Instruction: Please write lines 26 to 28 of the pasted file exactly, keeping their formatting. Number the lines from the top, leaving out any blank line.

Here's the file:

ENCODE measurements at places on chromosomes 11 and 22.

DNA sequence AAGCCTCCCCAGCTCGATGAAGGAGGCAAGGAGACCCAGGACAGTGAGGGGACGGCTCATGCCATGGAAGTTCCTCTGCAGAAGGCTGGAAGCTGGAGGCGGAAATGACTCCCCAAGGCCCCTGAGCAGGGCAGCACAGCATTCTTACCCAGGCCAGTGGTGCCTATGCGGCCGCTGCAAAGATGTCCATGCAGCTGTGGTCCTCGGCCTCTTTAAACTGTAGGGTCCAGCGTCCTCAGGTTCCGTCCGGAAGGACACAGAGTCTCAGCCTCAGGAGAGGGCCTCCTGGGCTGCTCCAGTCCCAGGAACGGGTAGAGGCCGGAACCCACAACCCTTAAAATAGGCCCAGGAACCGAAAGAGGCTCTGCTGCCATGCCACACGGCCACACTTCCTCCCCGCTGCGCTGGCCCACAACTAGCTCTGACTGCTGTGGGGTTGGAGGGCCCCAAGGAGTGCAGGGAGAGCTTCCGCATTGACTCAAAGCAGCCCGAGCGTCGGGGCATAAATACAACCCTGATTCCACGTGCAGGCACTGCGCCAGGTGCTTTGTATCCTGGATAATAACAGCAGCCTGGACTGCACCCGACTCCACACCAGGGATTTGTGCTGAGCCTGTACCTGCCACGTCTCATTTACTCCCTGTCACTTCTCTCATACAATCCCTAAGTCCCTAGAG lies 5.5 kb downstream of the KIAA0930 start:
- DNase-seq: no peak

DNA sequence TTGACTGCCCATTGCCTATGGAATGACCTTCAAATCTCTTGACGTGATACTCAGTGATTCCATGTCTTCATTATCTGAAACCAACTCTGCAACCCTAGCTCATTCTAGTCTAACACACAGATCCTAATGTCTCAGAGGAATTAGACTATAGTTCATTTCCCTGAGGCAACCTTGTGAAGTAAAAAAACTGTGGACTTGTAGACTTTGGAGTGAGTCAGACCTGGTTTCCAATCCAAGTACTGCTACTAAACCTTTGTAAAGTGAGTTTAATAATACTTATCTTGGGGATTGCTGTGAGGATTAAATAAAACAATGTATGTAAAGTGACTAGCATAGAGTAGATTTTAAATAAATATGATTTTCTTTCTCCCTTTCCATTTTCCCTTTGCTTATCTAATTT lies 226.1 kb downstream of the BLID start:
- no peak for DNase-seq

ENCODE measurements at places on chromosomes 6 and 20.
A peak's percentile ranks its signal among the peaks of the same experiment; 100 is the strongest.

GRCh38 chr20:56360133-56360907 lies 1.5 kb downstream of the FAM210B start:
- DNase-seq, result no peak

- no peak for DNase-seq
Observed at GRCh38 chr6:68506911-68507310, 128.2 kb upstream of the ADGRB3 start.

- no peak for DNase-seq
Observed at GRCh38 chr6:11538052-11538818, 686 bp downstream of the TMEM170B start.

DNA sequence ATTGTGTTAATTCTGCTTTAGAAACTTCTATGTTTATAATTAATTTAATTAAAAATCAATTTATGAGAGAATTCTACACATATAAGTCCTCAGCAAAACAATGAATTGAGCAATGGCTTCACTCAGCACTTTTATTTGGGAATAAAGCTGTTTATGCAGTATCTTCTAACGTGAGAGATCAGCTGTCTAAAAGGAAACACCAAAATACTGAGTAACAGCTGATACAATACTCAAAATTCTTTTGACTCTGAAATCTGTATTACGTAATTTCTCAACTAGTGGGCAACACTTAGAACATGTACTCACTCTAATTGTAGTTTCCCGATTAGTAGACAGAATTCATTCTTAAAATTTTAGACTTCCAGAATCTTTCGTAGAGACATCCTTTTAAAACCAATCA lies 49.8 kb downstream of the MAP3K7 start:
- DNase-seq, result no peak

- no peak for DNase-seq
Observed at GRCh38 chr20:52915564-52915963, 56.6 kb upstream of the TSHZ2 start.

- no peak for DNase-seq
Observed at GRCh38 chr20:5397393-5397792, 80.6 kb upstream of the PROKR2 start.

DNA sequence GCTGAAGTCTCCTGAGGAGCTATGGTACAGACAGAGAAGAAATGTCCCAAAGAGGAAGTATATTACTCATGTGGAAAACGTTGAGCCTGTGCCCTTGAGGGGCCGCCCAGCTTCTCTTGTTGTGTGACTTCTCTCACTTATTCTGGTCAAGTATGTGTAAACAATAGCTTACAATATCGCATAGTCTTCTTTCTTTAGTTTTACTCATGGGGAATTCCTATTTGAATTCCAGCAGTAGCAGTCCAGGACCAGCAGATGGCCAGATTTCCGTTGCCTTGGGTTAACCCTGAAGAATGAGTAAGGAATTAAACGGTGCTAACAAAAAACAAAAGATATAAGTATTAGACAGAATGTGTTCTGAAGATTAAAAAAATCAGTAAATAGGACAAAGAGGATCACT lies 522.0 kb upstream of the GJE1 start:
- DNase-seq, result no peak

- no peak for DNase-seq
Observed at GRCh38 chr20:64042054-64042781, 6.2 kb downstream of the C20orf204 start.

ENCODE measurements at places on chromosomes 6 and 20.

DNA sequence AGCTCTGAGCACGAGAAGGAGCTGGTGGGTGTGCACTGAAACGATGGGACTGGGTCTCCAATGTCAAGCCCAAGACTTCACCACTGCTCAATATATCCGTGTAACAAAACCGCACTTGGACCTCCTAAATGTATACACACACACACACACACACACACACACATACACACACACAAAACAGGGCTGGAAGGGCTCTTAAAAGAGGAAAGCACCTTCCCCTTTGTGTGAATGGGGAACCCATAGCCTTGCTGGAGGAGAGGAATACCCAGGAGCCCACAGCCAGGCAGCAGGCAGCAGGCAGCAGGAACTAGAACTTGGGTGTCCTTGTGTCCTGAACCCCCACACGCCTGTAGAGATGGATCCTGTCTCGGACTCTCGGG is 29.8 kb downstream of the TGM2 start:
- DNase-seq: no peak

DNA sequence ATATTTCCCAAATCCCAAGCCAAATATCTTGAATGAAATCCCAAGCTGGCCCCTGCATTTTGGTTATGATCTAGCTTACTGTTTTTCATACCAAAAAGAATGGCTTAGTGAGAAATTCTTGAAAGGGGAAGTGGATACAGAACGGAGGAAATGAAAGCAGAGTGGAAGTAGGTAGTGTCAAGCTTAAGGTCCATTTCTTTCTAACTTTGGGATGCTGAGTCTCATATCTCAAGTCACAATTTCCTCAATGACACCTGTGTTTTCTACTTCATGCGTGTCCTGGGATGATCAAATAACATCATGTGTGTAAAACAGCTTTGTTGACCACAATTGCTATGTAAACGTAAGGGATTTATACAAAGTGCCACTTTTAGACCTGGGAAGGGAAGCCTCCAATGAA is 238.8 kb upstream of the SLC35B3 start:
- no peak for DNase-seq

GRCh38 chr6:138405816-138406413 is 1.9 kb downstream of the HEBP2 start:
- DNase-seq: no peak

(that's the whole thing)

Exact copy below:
- DNase-seq: no peak

DNA sequence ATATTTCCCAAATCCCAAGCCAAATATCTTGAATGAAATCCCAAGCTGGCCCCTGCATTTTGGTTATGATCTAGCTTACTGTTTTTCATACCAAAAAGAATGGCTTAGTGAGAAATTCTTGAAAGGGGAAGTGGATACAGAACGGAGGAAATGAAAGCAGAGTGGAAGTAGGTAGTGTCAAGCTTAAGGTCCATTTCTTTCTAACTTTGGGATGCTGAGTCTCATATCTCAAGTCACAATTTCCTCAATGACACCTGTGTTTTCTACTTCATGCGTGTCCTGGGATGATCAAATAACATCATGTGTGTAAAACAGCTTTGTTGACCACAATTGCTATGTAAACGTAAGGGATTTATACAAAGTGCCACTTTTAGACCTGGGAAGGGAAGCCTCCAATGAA is 238.8 kb upstream of the SLC35B3 start:
- no peak for DNase-seq